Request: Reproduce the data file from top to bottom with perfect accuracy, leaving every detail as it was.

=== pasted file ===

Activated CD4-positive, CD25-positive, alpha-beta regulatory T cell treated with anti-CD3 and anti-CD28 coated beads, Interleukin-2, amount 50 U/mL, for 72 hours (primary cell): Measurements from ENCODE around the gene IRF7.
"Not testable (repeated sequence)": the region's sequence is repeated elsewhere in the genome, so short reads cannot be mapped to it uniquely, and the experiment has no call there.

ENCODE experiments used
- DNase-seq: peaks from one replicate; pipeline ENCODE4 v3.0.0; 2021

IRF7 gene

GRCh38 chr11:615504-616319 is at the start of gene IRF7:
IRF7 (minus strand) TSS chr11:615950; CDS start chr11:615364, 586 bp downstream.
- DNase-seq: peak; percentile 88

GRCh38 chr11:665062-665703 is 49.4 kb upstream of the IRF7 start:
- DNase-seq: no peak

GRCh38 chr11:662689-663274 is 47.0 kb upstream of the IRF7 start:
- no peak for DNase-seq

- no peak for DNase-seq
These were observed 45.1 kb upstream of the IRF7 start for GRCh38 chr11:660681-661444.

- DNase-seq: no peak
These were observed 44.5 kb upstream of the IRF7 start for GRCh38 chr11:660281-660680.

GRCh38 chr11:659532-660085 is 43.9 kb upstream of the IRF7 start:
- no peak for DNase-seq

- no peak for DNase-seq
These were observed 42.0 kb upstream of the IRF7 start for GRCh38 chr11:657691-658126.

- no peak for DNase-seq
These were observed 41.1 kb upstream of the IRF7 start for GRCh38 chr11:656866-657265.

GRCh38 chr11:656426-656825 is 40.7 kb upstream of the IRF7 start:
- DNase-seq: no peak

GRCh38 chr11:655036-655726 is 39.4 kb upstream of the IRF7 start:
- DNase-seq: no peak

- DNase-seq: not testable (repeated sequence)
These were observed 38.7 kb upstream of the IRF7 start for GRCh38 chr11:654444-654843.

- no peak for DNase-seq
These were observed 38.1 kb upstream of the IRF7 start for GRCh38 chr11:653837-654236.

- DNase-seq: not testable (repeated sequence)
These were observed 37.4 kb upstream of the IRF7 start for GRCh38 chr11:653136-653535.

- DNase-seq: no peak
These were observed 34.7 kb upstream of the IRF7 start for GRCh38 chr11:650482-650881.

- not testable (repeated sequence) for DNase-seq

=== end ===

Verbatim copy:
Activated CD4-positive, CD25-positive, alpha-beta regulatory T cell treated with anti-CD3 and anti-CD28 coated beads, Interleukin-2, amount 50 U/mL, for 72 hours (primary cell): Measurements from ENCODE around the gene IRF7.
"Not testable (repeated sequence)": the region's sequence is repeated elsewhere in the genome, so short reads cannot be mapped to it uniquely, and the experiment has no call there.

ENCODE experiments used
- DNase-seq: peaks from one replicate; pipeline ENCODE4 v3.0.0; 2021

IRF7 gene

GRCh38 chr11:615504-616319 is at the start of gene IRF7:
IRF7 (minus strand) TSS chr11:615950; CDS start chr11:615364, 586 bp downstream.
- DNase-seq: peak; percentile 88

GRCh38 chr11:665062-665703 is 49.4 kb upstream of the IRF7 start:
- DNase-seq: no peak

GRCh38 chr11:662689-663274 is 47.0 kb upstream of the IRF7 start:
- no peak for DNase-seq

- no peak for DNase-seq
These were observed 45.1 kb upstream of the IRF7 start for GRCh38 chr11:660681-661444.

- DNase-seq: no peak
These were observed 44.5 kb upstream of the IRF7 start for GRCh38 chr11:660281-660680.

GRCh38 chr11:659532-660085 is 43.9 kb upstream of the IRF7 start:
- no peak for DNase-seq

- no peak for DNase-seq
These were observed 42.0 kb upstream of the IRF7 start for GRCh38 chr11:657691-658126.

- no peak for DNase-seq
These were observed 41.1 kb upstream of the IRF7 start for GRCh38 chr11:656866-657265.

GRCh38 chr11:656426-656825 is 40.7 kb upstream of the IRF7 start:
- DNase-seq: no peak

GRCh38 chr11:655036-655726 is 39.4 kb upstream of the IRF7 start:
- DNase-seq: no peak

- DNase-seq: not testable (repeated sequence)
These were observed 38.7 kb upstream of the IRF7 start for GRCh38 chr11:654444-654843.

- no peak for DNase-seq
These were observed 38.1 kb upstream of the IRF7 start for GRCh38 chr11:653837-654236.

- DNase-seq: not testable (repeated sequence)
These were observed 37.4 kb upstream of the IRF7 start for GRCh38 chr11:653136-653535.

- DNase-seq: no peak
These were observed 34.7 kb upstream of the IRF7 start for GRCh38 chr11:650482-650881.

- not testable (repeated sequence) for DNase-seq